Date Available


Year of Publication


Document Type



Graduate School



First Advisor

John Watkins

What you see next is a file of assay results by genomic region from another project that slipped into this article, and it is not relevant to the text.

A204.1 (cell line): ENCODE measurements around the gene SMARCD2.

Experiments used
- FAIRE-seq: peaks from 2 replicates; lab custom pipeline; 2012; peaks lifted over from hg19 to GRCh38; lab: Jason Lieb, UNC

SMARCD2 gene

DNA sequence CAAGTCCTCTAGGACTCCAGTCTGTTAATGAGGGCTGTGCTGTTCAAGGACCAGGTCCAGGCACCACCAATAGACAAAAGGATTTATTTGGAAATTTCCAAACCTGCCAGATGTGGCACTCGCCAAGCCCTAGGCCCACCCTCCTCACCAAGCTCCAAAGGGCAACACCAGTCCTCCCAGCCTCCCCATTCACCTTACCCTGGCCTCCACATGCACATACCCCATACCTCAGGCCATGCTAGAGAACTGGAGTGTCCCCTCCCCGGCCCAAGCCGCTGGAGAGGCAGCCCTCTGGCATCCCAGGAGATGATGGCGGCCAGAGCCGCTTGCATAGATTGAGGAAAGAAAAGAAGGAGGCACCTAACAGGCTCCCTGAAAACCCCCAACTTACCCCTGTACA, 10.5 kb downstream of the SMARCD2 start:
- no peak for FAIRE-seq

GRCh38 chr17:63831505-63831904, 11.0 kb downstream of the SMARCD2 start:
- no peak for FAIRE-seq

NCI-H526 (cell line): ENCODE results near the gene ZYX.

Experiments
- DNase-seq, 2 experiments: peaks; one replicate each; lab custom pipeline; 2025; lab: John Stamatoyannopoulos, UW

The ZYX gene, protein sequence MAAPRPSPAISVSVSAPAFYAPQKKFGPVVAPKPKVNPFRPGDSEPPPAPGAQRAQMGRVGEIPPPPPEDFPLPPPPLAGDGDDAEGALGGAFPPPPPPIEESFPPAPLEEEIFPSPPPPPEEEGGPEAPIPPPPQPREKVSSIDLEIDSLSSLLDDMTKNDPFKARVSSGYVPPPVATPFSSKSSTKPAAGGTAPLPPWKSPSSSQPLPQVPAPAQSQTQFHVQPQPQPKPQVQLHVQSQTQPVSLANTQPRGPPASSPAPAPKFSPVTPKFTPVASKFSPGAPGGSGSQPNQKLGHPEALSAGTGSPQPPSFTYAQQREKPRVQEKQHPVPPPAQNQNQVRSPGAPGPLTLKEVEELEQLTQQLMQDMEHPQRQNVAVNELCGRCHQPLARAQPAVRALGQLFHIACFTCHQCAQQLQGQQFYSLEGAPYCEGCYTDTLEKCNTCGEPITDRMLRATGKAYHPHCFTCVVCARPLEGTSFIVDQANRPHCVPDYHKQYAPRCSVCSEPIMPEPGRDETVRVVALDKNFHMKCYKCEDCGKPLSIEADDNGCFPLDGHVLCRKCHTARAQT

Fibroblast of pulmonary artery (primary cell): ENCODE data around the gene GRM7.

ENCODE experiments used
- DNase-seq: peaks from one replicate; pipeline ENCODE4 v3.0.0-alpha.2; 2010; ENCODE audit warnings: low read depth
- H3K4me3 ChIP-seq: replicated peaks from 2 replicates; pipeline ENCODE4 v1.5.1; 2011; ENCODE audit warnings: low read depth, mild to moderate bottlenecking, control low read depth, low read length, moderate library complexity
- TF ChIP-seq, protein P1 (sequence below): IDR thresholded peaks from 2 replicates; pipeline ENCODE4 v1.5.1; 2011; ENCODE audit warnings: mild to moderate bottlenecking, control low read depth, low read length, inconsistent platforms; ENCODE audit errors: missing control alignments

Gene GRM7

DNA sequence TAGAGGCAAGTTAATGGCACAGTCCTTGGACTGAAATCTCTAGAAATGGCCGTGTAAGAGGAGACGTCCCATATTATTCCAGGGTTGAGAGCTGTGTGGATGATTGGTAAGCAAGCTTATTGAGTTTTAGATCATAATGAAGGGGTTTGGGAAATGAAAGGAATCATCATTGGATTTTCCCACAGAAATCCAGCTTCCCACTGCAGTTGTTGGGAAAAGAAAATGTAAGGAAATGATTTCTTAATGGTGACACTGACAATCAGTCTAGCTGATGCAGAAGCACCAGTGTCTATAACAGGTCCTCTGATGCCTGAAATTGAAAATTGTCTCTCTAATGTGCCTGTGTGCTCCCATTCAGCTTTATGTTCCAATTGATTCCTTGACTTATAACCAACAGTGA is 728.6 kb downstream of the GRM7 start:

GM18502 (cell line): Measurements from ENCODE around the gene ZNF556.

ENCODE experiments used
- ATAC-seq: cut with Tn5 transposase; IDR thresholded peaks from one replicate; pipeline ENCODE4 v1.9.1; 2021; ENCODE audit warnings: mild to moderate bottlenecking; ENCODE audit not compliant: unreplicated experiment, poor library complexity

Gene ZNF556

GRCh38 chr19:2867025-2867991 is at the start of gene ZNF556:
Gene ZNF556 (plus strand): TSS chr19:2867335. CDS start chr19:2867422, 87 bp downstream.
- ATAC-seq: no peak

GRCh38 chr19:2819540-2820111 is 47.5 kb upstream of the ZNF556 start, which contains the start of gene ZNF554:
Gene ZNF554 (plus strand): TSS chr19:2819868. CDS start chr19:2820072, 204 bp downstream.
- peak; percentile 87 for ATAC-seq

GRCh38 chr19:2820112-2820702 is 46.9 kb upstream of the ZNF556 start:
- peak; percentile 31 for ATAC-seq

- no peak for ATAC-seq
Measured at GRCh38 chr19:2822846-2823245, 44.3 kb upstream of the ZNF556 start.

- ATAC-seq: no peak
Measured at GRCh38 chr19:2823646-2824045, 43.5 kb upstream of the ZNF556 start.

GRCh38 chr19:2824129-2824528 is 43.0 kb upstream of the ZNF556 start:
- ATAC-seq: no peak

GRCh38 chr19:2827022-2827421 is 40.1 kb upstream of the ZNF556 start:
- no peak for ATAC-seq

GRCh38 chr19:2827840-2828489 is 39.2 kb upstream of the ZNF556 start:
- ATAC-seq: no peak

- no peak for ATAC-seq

Studies have supported the benefits of positive dietary behaviors in preventing or reducing morbidity and extending longevity, as well as the psychosocial function of dietary practices for quality of life. Research is needed though on the dietary behaviors of elders in general and older women in particular, for whom gender affects lifelong dietary patterns. Health behavior theory has typically focused on psychological factors, to the neglect of sociocultural processes. This investigation utilized a life course perspective, enhanced by social interactionist elements, to address aspects of development and change in behavior neglected by health behavior theories, such as temporal dimensions and social contexts. Using primarily an ethnographic approach centered on in-depth narrative interviews of 18 older women residing in a retirement community, this study explored how social milieu influences the development and progression of dietary behavior throughout life, the potential of life course transitions to modify dietary behavior, and how the retirement community environment shapes current dietary behavior. The interviews probed current dietary experiences and practices, as well as constructed histories of dietary behavior. Through the use of coding techniques and thematic analysis, themes and concepts that emerged from the data were organized for further analysis. Four levels of influence on dietary behavior were identified: 1) person factors, including psychological and physiological processes; 2) interpersonal relationships and social interaction; 3) social roles and statuses; and 4) contexts, particularly environmental, community policy and political economic contexts. Analysis additionally revealed four major food-related themes in the lives of the women: dietary morality, dietary wellness, dietary sociability and dietary duty. Interpretation of the findings, in terms of lifelong social experiences, the impact of relationships, roles and transitions, and structural characteristics of the retirement community that constrain or facilitate dietary practices, contributed to the development of a theoretical model. The research findings and model of life course influences on the nature of dietary behaviors of older women provide a more holistic understanding of dietary practices of older women and have implications for future research and practice, particularly as related to quality of life issues.



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